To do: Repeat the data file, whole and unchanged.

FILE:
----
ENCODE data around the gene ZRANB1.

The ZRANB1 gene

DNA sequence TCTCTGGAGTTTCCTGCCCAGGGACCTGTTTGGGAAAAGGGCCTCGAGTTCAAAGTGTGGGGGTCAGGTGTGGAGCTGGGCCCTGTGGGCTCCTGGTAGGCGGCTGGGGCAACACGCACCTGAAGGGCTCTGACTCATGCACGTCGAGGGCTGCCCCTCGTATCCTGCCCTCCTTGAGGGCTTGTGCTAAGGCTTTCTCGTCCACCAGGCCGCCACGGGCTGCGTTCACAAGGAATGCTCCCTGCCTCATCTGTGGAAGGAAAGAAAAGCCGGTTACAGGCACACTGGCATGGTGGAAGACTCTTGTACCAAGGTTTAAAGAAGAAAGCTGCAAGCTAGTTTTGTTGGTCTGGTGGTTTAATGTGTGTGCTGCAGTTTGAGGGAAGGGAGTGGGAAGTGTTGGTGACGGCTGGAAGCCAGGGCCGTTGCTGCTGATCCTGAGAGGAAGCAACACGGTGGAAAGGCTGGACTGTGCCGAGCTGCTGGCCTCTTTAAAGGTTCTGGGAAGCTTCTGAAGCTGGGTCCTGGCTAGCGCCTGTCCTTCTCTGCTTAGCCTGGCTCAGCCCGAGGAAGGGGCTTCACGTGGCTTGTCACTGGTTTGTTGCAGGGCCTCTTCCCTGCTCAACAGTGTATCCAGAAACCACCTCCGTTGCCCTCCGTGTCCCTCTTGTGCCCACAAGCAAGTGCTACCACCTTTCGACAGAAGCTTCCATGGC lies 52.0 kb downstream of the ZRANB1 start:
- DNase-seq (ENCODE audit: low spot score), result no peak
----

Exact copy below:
ENCODE data around the gene ZRANB1.

The ZRANB1 gene

DNA sequence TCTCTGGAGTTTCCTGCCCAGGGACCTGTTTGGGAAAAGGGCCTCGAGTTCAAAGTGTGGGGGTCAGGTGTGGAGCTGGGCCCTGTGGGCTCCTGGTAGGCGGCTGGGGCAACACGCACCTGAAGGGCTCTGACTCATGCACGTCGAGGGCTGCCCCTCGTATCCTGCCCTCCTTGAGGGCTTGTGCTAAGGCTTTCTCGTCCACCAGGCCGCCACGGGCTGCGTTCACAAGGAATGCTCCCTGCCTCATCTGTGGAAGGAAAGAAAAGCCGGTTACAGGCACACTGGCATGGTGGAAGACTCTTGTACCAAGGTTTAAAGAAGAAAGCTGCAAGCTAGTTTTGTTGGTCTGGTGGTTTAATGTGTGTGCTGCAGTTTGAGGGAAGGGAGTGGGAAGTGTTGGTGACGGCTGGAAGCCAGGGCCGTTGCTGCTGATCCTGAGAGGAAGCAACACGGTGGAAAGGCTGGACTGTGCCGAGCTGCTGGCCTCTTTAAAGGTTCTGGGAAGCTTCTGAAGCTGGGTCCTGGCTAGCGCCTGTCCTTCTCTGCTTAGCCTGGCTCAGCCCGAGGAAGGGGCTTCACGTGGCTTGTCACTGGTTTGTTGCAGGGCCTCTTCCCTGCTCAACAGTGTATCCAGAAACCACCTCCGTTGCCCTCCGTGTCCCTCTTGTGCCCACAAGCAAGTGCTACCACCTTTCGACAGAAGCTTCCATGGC lies 52.0 kb downstream of the ZRANB1 start:
- DNase-seq (ENCODE audit: low spot score), result no peak